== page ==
For example, if you sell a painting for $500 and the gallery receives a 40% commission, then you’ll receive $300. However, you still have to subtract your costs. The $200 framing job will leave you with $100, and you still have to subtract the cost of the canvas and paints. That leaves you with $70 and you’ll have to pay taxes on that.
In comparison, you can paint on a common canvas size and frame it yourself with a standard sized frame. The cost of these frames vary, but they range from $20 to $50. That’s an additional $150-$180 that you can earn per painting.
The point is that it pays to analyze your process and to optimize it. Otherwise, you may not be earning any money with your sales.
Aspect Ratios in Painting
The aspect ratio of a painting is the relationship of the width to the height of the canvas. In other words, the aspect ratio describes the proportions of the image. Aspect ratios are similar to fractions, in the way they’re always expressed in the lowest possible terms. For example, you can reduce a fraction from 4/8 to 1/2. However, aspect ratios have a colon between the numbers instead of a slash.
Aspect ratios are often used to describe the proportions of TVs and computer displays. For example, most TVs have an aspect ratio of 16:9. This simply means that if the TV was 16″ wide then the height would be 9″. A TV that measures 32″ x 18″ also has a 16:9 aspect ratio.
A perfect square would have an aspect ratio of 1:1 because both sides are the same length. For instance, 12×12 canvas would have an aspect ratio of 1:1 instead of 12:12.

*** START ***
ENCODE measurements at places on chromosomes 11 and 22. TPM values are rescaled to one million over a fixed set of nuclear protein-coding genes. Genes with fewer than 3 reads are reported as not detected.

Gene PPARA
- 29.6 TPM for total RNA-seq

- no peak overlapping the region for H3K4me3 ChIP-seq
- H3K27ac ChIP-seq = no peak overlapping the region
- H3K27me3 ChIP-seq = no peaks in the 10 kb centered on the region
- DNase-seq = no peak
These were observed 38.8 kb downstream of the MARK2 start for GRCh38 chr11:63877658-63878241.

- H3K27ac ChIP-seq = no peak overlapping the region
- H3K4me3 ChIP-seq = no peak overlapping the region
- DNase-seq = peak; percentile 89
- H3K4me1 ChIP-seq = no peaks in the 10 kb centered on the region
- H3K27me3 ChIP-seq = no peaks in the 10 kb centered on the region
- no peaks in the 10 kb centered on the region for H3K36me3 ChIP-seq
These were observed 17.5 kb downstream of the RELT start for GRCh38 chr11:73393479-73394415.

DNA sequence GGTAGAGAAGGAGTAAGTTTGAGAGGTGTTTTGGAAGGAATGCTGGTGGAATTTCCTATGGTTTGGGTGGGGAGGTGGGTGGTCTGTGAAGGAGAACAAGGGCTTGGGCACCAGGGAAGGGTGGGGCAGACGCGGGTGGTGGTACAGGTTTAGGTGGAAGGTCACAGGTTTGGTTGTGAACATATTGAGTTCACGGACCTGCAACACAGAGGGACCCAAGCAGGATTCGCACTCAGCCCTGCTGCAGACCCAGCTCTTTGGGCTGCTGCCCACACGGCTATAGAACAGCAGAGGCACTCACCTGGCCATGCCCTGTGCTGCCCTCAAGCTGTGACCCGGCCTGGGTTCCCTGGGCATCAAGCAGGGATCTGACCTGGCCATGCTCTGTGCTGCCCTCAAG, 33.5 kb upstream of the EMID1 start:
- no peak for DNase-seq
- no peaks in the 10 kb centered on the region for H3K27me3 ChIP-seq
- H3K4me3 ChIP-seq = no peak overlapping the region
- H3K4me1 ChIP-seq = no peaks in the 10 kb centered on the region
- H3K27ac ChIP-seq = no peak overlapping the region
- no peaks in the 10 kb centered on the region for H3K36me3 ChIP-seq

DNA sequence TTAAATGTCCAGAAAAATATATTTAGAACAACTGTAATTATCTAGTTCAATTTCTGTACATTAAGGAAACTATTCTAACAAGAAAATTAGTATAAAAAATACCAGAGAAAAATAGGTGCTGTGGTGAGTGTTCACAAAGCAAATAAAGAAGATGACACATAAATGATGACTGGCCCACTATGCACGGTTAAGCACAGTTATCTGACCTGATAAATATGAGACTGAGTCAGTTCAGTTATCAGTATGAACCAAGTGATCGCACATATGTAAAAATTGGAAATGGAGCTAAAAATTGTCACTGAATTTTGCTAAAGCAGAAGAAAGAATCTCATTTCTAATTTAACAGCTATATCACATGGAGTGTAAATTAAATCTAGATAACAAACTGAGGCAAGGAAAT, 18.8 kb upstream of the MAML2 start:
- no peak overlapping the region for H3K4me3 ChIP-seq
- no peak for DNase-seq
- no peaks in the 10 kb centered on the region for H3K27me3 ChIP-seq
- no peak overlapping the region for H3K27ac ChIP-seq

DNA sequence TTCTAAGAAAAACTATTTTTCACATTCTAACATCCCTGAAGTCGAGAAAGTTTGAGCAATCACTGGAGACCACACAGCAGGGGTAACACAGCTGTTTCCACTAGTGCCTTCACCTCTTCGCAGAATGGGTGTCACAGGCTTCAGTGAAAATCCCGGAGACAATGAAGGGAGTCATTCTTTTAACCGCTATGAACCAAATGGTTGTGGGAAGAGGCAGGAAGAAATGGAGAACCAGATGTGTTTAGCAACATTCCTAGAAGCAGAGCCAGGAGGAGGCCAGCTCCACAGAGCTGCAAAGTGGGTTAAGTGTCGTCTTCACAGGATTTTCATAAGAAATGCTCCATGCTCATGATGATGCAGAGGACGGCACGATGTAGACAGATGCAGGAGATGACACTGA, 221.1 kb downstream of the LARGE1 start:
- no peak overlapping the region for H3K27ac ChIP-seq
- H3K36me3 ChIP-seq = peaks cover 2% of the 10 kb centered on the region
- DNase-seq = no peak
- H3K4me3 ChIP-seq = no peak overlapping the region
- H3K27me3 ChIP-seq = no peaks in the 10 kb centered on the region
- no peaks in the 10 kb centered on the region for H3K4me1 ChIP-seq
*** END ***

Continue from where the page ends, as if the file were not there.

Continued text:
How to Select a Canvas Size That Fits the Proportions of Your Image
It’s important to take the time to figure the aspect ratio of your reference material, and then select a canvas with the same proportions. Otherwise, you may select a canvas that doesn’t fit into the proportions of the image that you want to paint. An obvious example of this is that an 8″x10″ reference photo wouldn’t fit into a square canvas. You’d have to crop part of the photograph off to make it fit onto a square canvas.
As I said, that’s obvious. But an 8″x10″ photo also doesn’t have the same proportions as any of the following canvas sizes: 6×8, 11×14, 12×16, or 12×18. How do you figure out what size canvas to get when you’re in the art store shopping for blank canvases?
I understand that there are artists who want to avoid math at all costs. So, I created a table to make it easier to figure out. In the table above, the aspect ratios of common cameras and devices are along the top, and all of the canvas sizes with the same aspect ratio are in the list below it. For example, the second column contains canvas sizes that fit into the 2:3 aspect ratio. This aspect ratio is the same as most point and shoot cameras. The photos from these cameras would fit perfectly into any of the canvas sizes listed in this column. The most common sizes are in yellow: 9″x12″, 12″x16″, and 18″x24″.
A Digital SLR (DSLR) has an aspect ratio of 2:3 which doesn’t fit into many small canvas sizes. It fits into 4″x6″ and 12″x18″. One way to deal with this and open up your options is to crop the image to fit into a different aspect ratio. It’s best to do this before you begin painting so you can control the cropping. You don’t want to be in the middle of a painting when you realize that part of the image isn’t going to fit on the canvas.